By Linda Osmundson

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“I am who I was, I’m just different,” is a saying of the Teepa Snow Positive Approach to Care organization. The statement suggests we must alter our approach to physical and emotional love.

Sexual love changes. So, find other ways of expressing affection. Below I paraphrase the five love languages from Keeping Love Alive as Memory Fades as expressed by Coauthor Gary Chapman, PHD:

  1. Words of affirmation – “I love you,” or “You look great today.”
  2. Quality time – give your loved one your full attention.
  3. Gifts – small tokens of your love, Valentine candy, a birthday gift or any visible symbol of your love like homemade cookies.
  4. Acts of Service – take your loved one to do something he/she enjoys – musical theater, shopping, rides or do normal activities together such as set the table.
  5. Physical touch – hugs, back rubs, kisses, whether on the lips or cheek.

Other ways to show love are to hold hands, sit close together, comfort him/her when frightened, angry or agitated, rub the back or stroke a cheek, spread lotion on hands or feet, dance or listen to music.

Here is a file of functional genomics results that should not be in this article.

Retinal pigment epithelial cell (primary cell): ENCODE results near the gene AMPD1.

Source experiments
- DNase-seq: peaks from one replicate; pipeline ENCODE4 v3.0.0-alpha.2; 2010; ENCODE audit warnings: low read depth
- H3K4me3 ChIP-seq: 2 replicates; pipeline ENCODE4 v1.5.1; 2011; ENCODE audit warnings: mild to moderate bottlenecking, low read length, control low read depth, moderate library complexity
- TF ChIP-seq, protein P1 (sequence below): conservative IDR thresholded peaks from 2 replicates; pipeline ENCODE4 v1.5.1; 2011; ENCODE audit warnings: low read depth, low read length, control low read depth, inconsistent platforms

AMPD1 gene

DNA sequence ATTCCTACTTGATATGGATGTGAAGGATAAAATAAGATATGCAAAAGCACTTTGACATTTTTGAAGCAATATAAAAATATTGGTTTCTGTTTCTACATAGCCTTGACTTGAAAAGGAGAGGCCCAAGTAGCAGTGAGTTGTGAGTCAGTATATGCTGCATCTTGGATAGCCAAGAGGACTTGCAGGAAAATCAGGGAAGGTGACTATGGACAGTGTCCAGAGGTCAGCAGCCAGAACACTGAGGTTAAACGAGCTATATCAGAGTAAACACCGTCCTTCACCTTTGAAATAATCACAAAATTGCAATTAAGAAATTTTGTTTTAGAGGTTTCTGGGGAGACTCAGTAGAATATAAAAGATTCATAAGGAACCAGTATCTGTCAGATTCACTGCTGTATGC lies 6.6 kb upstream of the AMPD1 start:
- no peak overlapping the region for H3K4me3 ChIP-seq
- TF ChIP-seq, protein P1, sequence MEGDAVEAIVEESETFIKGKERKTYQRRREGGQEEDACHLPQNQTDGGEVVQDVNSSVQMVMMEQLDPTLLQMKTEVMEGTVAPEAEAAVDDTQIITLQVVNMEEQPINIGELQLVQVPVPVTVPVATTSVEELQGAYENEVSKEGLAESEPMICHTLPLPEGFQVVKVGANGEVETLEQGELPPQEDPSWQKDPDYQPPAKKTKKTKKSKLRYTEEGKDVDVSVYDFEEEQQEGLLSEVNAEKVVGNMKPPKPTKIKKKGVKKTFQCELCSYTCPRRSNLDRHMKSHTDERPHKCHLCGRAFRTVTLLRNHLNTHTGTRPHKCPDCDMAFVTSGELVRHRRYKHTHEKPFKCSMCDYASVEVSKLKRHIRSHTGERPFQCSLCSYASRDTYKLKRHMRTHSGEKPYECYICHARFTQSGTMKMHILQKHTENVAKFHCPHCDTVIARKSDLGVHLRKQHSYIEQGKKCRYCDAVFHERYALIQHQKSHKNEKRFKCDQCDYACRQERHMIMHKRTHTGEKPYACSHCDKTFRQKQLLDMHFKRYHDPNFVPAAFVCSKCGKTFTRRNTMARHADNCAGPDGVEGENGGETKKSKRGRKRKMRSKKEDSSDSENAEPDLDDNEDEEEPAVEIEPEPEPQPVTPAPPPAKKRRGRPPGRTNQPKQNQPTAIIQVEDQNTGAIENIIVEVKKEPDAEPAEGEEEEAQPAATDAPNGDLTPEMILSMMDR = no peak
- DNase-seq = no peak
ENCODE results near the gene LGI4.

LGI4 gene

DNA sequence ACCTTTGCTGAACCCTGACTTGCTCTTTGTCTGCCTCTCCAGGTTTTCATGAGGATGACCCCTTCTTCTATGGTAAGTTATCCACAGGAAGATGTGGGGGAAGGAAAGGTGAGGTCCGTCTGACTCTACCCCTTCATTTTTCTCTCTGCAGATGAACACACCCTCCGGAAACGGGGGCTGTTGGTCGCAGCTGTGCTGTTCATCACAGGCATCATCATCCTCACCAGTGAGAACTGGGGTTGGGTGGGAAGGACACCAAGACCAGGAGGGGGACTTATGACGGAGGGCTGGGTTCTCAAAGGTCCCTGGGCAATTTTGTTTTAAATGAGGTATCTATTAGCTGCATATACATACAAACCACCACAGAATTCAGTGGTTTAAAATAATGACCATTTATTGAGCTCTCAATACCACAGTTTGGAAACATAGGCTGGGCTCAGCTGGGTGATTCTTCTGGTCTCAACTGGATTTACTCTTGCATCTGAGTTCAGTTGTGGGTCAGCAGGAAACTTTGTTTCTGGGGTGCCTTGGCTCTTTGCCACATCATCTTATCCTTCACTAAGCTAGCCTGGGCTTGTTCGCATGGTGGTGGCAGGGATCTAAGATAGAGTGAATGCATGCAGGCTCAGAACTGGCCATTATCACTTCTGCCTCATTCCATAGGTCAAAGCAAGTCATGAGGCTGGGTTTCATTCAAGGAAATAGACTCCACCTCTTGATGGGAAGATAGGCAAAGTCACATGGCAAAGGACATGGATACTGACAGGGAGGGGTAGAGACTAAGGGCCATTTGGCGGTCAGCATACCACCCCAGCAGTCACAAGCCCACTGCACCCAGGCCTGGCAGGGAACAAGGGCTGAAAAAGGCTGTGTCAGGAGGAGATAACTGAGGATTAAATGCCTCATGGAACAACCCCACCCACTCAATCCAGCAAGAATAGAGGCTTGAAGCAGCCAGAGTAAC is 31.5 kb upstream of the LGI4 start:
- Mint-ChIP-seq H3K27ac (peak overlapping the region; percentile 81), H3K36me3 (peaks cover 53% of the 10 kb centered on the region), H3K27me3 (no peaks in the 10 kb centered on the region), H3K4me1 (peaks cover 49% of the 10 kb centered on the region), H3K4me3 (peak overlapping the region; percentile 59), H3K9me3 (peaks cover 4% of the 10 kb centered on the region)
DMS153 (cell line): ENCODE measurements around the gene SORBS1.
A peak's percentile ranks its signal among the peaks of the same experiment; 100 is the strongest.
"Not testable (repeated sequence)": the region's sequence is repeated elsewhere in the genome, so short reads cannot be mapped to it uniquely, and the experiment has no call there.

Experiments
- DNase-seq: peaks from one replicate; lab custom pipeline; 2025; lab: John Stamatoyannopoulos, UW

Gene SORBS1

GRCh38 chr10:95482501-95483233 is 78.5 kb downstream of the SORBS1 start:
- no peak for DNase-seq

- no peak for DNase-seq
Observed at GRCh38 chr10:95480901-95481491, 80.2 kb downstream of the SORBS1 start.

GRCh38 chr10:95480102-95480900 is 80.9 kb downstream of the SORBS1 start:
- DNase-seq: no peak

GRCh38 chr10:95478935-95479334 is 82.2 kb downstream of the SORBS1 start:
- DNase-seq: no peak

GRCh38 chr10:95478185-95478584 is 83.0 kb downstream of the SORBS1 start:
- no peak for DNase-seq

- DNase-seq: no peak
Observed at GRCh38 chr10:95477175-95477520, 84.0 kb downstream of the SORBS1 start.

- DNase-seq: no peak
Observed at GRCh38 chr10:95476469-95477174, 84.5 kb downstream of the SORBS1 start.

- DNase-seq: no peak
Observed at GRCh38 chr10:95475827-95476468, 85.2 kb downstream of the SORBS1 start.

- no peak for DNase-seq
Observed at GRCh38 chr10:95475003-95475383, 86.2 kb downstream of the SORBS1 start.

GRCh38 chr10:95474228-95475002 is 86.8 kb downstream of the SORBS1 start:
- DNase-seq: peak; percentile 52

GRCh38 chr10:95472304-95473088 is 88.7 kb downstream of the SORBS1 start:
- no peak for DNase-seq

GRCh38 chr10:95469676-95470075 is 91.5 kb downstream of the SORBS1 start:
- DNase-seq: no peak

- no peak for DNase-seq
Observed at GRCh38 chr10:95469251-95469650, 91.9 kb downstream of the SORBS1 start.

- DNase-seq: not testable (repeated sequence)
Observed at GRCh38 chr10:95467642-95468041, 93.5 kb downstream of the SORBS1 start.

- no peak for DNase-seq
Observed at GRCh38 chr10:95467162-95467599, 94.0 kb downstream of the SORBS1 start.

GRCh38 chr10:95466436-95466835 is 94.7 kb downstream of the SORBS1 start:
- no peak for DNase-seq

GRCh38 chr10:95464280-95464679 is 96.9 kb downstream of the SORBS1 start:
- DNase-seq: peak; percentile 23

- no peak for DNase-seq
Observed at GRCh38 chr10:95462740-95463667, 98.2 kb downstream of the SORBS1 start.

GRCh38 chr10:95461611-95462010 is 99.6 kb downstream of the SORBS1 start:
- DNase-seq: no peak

Of the five points above, I believe the most important way to show love is through Quality Time. Here are some simple ways I showed love to husband, especially after he went into memory care.

  1. At first he’d call several times a day. I always answered, never ignored his calls.
  2. When he saw me walk into the memory care unit, he often held out his arms for a hug. I gave him a big one!
  3. We held hands during my visits.
  4. For special days like our anniversary or his birthday, I brought balloons and attached them to his dinner chair or later to his wheelchair.
  5. Music played a large part of his life. We attended the memory care sing-along every other Tuesday. When he no longer sang, I sang; he listened, tapped his foot and/or smiled.  
  6. I decorated his door for each season and his room for Christmas.
  7. As he declined, I held his inoperable hand while I fed him.

My ideas may not work for your loved one but, hopefully, they trigger your own ideas to  keep love alive through the dementia journey, whether with a spouse, parent or sibling.

Linda L. Osmundson’s award winning three-book series How the West Was Drawn and her latest book, Papa’s Changes, Dementia Through a Child’s Eyes, relate to readers ages 7-107! Hundreds of her articles have appeared in magazines, anthologies such as Chicken Soup for the Soul and newspapers. Discover more at